Country Singer Anthony Orio play Rhythm N BrewsBy Alejandra Tenorio | 01/15/2016 9:05pm
Country singer Anthony Orio plays the guitar. Photo courtesy of Anthony Orio.
From Philadelphia, Pennsylvania, comes Anthony Orio, whose unique blend of country music has categorized him by many as one of the best country singer-songwriters of today’s generation.
As he prepares to take on Tuscaloosa’s Rhythm N Brews on Saturday, Jan. 16th at 10 p.m., he sits down to talk about life on the road and how music has shaped and influenced his life.
“The first genre of music I was ever exposed to was country music. My dad always listened to it,” Orio said. “The first record he bought me was a George Strait record, as I got older I loved the storytelling and lyrics behind country music.”
At the age 18, he made the decision to move to Nashville, Tennessee, where he obtained a college degree and focused on honing his songwriting skills.
"If I could tell my eighteen year old self something, it would be to just go out and follow the music,” Orio said, laughing. “I did the college, I did the normal 9 to 5 job, and I know it’s not what most parents want to hear but I do wish I had started sooner rather than later. No college, just music.”
His songs and stage presence attract and capture the attention and hearts of anyone listening.
“Anthony Orio’s music vision is unbelievable! His songwriting and stage performance is exactly what the music industry needs and wants from a talented singer-songwriter!” Duane Hobson, artist scout for Sony Music Nashville in Southeastern areas, said.
With hit singles “Those Nights, These Days” and “Walkin’ On Whiskey” playing for a total of 24 weeks combined rotation on SiriusXM’s The Highway and being awarded “Best Band” n Nashville four straight years in a row by The Tennessean’s Toast of Music City, Orio still manages to remain humble and sincere to who he is as a person.
“As an artist, you always have people asking you, 'So Anthony, when are you going to make it big?'” Orio said. “You know, I’m able to play music for a living, do what I love, and provide for my family and that to me means I’ve made it.”
Though there are many more things he would like to accomplish within the next few years, one being going overseas -- possibly to Australia -- to tour. For now, he is busy touring both the north and southeast region of the United States, averaging over 200 shows per year.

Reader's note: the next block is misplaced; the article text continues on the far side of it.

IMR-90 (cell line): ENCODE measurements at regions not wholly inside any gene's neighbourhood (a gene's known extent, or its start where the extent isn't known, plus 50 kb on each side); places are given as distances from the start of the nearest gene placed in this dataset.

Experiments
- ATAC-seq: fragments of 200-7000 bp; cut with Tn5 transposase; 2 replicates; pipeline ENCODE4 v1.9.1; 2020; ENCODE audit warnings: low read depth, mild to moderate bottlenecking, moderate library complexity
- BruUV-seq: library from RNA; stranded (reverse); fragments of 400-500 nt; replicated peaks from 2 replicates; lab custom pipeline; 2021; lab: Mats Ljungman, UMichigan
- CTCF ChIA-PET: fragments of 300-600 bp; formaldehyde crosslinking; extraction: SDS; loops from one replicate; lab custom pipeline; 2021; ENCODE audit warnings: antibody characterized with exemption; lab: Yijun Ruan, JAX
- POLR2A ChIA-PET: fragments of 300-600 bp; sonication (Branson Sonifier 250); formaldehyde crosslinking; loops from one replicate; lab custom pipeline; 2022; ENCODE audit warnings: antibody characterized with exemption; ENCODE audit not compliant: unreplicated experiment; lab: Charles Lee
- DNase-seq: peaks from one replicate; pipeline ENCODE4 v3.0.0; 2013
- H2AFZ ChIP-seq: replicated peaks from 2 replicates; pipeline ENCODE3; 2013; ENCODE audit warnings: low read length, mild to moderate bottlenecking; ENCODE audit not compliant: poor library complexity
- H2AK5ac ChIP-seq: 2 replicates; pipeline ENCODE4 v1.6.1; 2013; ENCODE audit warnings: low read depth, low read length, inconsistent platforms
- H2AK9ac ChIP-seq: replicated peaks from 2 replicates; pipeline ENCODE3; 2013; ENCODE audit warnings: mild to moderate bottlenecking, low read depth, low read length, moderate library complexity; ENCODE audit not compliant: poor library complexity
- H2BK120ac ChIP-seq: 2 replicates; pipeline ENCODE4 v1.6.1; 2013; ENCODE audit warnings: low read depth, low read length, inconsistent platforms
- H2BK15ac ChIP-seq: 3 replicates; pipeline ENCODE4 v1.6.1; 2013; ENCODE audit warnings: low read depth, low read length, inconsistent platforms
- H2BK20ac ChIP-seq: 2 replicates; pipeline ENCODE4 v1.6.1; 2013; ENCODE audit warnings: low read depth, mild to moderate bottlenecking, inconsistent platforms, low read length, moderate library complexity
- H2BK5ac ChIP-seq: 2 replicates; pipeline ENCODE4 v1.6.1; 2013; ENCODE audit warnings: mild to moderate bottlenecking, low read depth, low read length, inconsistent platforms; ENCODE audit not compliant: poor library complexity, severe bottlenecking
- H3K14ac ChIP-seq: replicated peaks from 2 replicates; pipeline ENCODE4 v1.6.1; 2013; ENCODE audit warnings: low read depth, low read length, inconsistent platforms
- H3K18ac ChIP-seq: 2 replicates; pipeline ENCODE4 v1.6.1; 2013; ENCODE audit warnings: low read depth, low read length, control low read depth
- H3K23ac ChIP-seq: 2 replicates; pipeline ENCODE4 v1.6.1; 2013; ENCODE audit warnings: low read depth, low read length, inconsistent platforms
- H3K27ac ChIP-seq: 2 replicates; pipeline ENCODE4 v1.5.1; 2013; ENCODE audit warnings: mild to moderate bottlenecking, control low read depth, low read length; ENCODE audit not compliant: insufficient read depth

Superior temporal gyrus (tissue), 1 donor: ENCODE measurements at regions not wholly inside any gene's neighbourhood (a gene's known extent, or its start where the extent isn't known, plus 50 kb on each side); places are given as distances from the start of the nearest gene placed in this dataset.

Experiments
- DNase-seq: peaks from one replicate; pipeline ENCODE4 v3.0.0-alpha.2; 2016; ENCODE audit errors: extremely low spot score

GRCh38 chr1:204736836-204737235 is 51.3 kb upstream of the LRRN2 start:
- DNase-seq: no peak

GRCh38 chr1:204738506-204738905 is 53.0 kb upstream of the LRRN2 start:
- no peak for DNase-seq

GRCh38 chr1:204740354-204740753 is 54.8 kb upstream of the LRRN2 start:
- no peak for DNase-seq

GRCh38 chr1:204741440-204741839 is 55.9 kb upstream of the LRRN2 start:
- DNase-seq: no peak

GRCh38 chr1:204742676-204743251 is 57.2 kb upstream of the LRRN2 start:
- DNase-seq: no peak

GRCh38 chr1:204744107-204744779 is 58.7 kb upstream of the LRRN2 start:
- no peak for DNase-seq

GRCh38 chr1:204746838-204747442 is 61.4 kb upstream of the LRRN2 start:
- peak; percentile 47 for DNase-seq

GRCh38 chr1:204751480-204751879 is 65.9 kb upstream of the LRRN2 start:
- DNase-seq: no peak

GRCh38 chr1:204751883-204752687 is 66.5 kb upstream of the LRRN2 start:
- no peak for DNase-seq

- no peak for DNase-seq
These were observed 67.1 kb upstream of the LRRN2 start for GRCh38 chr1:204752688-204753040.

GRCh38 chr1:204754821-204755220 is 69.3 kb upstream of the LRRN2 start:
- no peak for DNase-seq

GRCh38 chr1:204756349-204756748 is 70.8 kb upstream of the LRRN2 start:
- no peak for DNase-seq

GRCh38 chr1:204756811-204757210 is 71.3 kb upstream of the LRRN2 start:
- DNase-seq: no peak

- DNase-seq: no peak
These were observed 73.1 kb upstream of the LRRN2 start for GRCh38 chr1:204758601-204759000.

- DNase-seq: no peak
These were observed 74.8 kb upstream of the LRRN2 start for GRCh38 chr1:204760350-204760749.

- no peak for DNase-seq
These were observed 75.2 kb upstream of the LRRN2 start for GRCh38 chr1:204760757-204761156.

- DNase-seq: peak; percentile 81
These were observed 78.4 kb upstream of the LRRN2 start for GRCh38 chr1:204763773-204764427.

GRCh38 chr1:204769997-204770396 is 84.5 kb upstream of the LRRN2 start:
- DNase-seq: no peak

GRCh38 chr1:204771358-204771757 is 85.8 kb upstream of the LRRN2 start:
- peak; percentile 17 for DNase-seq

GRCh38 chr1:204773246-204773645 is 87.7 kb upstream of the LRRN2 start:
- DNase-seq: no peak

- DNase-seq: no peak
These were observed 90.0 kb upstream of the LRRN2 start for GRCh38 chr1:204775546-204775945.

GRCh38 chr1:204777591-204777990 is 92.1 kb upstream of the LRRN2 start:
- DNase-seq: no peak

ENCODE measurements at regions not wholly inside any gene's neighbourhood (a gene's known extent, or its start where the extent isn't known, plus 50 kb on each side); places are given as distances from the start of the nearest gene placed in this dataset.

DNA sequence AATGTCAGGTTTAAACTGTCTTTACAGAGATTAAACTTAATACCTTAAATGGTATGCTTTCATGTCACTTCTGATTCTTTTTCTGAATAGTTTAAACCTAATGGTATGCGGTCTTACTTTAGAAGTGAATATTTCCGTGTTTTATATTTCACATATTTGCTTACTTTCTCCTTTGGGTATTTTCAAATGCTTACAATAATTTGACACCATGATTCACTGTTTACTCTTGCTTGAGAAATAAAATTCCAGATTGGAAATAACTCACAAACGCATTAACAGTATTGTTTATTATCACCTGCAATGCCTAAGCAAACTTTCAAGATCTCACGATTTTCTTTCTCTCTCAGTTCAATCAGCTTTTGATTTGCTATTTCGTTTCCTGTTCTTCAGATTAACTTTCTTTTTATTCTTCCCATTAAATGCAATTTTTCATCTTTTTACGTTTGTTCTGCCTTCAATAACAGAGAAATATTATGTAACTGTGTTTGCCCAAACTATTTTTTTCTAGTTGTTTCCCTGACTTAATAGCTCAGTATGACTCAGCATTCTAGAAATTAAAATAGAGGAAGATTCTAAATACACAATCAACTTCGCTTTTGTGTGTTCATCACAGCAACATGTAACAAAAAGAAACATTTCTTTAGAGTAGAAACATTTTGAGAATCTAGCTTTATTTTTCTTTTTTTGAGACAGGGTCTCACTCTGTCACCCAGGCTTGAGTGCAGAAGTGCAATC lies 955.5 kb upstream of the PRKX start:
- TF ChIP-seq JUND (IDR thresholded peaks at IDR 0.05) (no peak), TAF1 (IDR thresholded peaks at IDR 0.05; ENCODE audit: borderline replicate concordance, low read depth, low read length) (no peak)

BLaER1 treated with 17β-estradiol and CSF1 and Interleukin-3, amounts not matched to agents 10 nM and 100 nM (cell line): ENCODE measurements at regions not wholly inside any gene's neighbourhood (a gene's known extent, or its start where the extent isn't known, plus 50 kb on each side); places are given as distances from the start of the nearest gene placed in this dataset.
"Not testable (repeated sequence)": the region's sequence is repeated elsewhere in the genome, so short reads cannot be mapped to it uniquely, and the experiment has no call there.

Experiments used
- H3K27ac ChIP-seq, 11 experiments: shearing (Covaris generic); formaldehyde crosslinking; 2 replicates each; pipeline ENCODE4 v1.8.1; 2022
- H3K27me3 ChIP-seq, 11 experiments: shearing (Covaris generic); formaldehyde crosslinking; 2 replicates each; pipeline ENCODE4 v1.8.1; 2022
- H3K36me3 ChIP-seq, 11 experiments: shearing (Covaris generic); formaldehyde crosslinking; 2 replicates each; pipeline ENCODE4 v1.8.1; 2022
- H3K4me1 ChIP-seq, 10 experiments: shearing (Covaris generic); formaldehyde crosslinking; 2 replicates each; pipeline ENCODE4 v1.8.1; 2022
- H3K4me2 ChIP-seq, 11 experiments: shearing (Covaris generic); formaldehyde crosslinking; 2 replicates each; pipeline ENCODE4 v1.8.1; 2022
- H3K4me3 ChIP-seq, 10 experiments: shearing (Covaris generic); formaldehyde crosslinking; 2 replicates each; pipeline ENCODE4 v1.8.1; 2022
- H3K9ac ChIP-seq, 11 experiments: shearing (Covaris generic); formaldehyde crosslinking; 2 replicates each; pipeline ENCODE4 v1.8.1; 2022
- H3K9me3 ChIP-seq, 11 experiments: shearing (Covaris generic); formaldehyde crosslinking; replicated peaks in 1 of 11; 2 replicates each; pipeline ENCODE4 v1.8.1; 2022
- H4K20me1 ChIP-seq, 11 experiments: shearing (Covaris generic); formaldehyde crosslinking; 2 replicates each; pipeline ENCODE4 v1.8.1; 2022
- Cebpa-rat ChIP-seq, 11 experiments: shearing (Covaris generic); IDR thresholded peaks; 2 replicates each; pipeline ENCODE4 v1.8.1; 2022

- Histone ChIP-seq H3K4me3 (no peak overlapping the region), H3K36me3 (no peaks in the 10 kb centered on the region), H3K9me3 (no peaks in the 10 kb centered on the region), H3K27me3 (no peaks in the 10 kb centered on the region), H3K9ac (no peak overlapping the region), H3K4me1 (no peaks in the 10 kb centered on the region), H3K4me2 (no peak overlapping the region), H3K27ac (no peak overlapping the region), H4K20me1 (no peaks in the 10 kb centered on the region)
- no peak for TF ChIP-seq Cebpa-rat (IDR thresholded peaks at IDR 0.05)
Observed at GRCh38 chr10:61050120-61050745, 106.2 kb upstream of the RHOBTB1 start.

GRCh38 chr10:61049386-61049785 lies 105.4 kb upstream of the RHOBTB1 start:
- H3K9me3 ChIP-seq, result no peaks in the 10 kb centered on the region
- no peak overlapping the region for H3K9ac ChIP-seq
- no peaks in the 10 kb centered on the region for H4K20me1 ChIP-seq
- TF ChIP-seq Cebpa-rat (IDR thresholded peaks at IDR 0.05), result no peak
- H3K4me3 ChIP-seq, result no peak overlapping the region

“It’s definitely exciting [being on the road]. We get to see a lot of different places and faces, so it’s fun but it can be a grind. We spend a lot of time on the road and in different hotel rooms.” Orio said. “I have a two year old little boy so it’s nice after I’m gone for a while to come home to him and kind of just relax.”
Being on the road for so long does get lonely, but he said it’s nice to get away for a little bit, to have “a little peace and quiet” from time to time.
Fans also play an important role in touring for Orio. At shows, he likes to interact with them either through chatting with them after a gig or by hanging out at the bar in between sets.
"It definitely keeps you connected. They’re the ones who are listening to you, so you get a lot of feedback.” Orio said. “I have all my social media accounts on my phone, when I’m on the road, I like to look at what they’re saying, always making sure I’m keeping in touch as much as I can.”
His most memorable and funny fan moment was while playing at Tootsie’s in Panama City Beach, Florida. Orio had his back to the audience when he heard someone yelling for him to play some Kenny Chesney. It sounded like late country singer Jerry Reed, but when he turned around, Orio saw a 5'2 blonde woman.
"I couldn't believe that voice came out of that girl," he said. "She has affectionately become known as "Yo Samity Samantha" in our tour van.”
Orio said he notices a difference in the styles of country that fans like depending on where he is playing. While northerners prefer modern country covers, Orio plays covers from Alabama or Hank Williams Jr. when touring in the South.
“I just hope those who come out Saturday have a good time, enjoy the music, and continue celebrating the [Tide’s] championship win,” Orio said.